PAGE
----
I’ve been lesson planning and figuring out what it is I want to share in these early weeks of the year. My classes for the week are full, which is fabulous – but it’s also got me thinking about why now, in the darkest slowest time of the year so many of us feel under pressure to be better, do better and to change who we are?
So far this year I’ve seen just about every advert for slimming products, diet revolutions, manifestation programes, life coaching and gym memberships going, all directly through my front door, in my inbox or in my social media feeds. The message they are sending is that somehow who I am is not good enough. Yes I have enjoyed food in abundance, wine more frequently than normal and I have moved less, but my goodness I’ve enjoyed it. It was a holiday after all! It was a celebration of life shared with friends and family. It was filled with love, abundance and generosity. It’s one of the only times of the year when everyone I know has time off together, where we all open our homes, share food and spend time with each other. We’ve sung, danced and laughed together and I am immensely grateful. This is part of life, and life as we know ebbs and flows.
Resolutions in the new year can often come from a place of guilt for the over indulgence and my invitation in these early weeks of the year is to change that perspective. How about we find gratitude for the abundance? How about we allow the excess of the season to ebb away slowly as we gently look towards the long dark month of January. How about we use the celebrations we enjoyed as fuel? When we notice the physical effects of excess, how about turning our attention to how wonderful it felt, how grateful we are to have experienced it and to let it go, rather than punishing ourselves.
Resolutions fail when they are unsustainable. And if the intention doesn’t come from a place of self acceptance, awareness and love, then it will always feel like work, it even has the power to strip us of our joy. But resolutions which come from a loving place, from the place of acceptance and gratitude are a joy to cultivate.
When we set a Sankalpa in Yoga practice we are really responding to a deep need within us, recognising that need and setting a positive intention to meet that need – it’s inviting more of what we want not focusing on less of what we don’t want. For example; returning to work may be stressful, early mornings ,long days and commuting after the break is a big shift in routine, if we add to that the demands of parenting, relationships, lack of money and a new gym regime then we are under enormous pressure. When we’re under pressure we look for ways to relieve the pressure and often food and alcohol are first on the list. It’s easy to see how dry January might feel like more stress than it’s worth here? Or the gym regime going out the window by week two? How about we meet ourselves here with what’s really needed though, which might be more time, more space or less pressure. In setting a Sankalpa we meet those needs with a positive, present tense statement of intention. If the need is for less pressure then the sankalpa would be “I am Relaxed” if the need is for more space the sankalpa becomes “I am spacious” and if it’s more time we need “I have all the time in the world”. Initially we can explore these statements in words at a time when we have a few moments, maybe when we wake up in the morning or just before going to bed, maybe just after we’ve dropped the kids off, or on the commute. Maybe it’s something we explore in our Yoga classes, but initially at least we start to explore the sankalpa. How does it feel to say it silently mentally to ourselves? How does it feel to say it out loud to ourselves in the mirror? How would it feel if it were true right now? How would our bodies feel if it was happening right now? In time the statement becomes a feeling, the feeling infuses our actions and our actions impact our situations, whether it’s our relationships, the way we plan our work day, how we relate to the demands of life or how we cope with the commute. Eventually our entire experience of life can change for the better. If we’re feeling more spacious, more relaxed or that time is abundant, then the consequences may be that we make healthier food choices, we feel more gratitude, we enjoy exercise more or simply embrace all that we are as perfectly imperfect.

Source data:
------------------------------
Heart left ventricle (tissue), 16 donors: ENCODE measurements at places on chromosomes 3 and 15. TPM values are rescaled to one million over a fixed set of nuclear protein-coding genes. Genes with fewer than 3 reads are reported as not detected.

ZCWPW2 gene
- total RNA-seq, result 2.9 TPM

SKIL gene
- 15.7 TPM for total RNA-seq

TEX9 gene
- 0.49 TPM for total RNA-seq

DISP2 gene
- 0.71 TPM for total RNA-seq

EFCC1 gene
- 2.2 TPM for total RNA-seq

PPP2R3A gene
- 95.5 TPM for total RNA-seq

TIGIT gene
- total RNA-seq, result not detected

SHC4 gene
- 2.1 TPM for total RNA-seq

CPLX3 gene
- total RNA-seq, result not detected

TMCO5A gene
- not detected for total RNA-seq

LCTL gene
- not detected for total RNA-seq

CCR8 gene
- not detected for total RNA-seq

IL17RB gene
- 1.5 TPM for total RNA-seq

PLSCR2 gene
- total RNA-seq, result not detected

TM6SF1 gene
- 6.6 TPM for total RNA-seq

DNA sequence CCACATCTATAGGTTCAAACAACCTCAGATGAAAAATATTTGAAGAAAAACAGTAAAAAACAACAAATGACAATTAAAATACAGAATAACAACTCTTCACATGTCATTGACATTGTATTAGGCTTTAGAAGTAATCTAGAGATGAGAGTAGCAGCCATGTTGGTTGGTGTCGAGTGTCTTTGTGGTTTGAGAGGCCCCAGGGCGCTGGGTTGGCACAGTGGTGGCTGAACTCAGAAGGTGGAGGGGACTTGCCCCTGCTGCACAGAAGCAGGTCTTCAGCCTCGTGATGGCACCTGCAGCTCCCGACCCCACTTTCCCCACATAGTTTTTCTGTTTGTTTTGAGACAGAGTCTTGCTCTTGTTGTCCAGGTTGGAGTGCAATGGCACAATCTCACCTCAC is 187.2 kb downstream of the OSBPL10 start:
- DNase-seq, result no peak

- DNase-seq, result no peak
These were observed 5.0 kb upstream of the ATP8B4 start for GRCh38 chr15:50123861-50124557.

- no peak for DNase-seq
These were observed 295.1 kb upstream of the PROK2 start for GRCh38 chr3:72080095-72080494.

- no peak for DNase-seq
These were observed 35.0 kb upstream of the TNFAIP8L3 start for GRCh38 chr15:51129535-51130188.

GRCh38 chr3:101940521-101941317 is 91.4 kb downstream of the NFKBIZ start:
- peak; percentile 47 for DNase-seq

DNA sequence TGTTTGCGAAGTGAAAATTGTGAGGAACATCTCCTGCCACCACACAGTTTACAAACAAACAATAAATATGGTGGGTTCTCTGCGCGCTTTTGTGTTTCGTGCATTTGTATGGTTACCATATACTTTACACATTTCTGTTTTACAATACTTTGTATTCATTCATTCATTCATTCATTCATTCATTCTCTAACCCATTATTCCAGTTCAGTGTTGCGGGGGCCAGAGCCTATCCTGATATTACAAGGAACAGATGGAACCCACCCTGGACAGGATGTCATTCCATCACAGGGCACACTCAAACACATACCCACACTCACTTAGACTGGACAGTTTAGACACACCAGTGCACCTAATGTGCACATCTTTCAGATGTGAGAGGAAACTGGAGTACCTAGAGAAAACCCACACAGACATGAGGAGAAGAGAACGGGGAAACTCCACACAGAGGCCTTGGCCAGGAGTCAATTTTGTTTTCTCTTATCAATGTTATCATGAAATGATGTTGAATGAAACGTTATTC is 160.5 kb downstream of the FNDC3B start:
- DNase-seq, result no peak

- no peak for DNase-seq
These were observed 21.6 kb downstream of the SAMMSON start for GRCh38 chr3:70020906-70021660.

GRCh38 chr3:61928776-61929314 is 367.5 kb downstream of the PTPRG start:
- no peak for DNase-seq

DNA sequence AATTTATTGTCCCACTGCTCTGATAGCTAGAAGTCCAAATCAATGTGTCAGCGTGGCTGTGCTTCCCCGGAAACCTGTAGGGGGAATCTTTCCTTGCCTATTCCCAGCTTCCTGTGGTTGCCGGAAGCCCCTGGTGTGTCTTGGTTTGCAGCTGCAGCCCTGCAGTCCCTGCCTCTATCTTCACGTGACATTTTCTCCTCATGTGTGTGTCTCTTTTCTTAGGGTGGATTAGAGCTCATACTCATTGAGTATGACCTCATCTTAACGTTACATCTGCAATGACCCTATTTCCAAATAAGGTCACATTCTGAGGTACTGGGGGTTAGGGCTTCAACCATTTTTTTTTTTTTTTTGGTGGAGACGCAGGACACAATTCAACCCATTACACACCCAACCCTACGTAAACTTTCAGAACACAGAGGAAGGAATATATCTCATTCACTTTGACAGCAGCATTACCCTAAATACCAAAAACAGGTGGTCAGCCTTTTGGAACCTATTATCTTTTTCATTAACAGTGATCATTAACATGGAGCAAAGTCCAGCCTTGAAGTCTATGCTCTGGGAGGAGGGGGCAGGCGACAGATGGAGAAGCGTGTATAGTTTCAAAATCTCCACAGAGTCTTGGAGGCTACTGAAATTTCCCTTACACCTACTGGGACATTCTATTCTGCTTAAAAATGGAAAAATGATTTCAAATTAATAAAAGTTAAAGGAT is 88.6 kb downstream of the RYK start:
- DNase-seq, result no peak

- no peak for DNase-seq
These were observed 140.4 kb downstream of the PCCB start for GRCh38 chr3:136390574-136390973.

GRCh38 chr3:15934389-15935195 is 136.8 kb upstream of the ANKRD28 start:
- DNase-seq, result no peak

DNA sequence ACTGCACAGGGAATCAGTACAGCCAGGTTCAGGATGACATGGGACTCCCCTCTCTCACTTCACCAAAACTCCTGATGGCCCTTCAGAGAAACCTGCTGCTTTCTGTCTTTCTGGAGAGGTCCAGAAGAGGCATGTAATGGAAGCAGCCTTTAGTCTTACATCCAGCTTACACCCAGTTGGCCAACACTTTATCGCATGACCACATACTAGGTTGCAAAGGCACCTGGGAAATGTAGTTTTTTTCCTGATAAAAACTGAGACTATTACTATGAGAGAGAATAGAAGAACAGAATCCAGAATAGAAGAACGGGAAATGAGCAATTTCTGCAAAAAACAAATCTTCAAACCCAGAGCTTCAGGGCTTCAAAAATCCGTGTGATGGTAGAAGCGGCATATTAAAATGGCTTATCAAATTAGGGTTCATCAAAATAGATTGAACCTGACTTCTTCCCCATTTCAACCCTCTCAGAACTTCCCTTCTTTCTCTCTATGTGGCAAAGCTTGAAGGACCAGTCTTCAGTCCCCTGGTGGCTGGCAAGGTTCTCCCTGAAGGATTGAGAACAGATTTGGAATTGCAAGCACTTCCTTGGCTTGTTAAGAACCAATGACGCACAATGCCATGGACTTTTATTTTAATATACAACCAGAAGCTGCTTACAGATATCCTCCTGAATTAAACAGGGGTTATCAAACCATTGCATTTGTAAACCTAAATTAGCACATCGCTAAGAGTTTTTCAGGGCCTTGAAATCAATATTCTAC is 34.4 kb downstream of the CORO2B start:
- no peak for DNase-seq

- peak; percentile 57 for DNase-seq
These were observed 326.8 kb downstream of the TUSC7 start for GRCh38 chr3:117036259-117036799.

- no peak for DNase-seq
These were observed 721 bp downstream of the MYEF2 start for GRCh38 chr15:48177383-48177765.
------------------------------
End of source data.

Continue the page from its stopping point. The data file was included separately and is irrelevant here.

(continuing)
It takes time though, setting a Sankalpa is like planting a seed. The seed only grows if we tend to it, if we come to it regularly to feel and experience it. If we forget about it, it’s likely to remain a seed, if we come to it little and often and over a sustained period of time, it may just bear fruit!
“Mighty Oaks, from small acorns do grow” proverb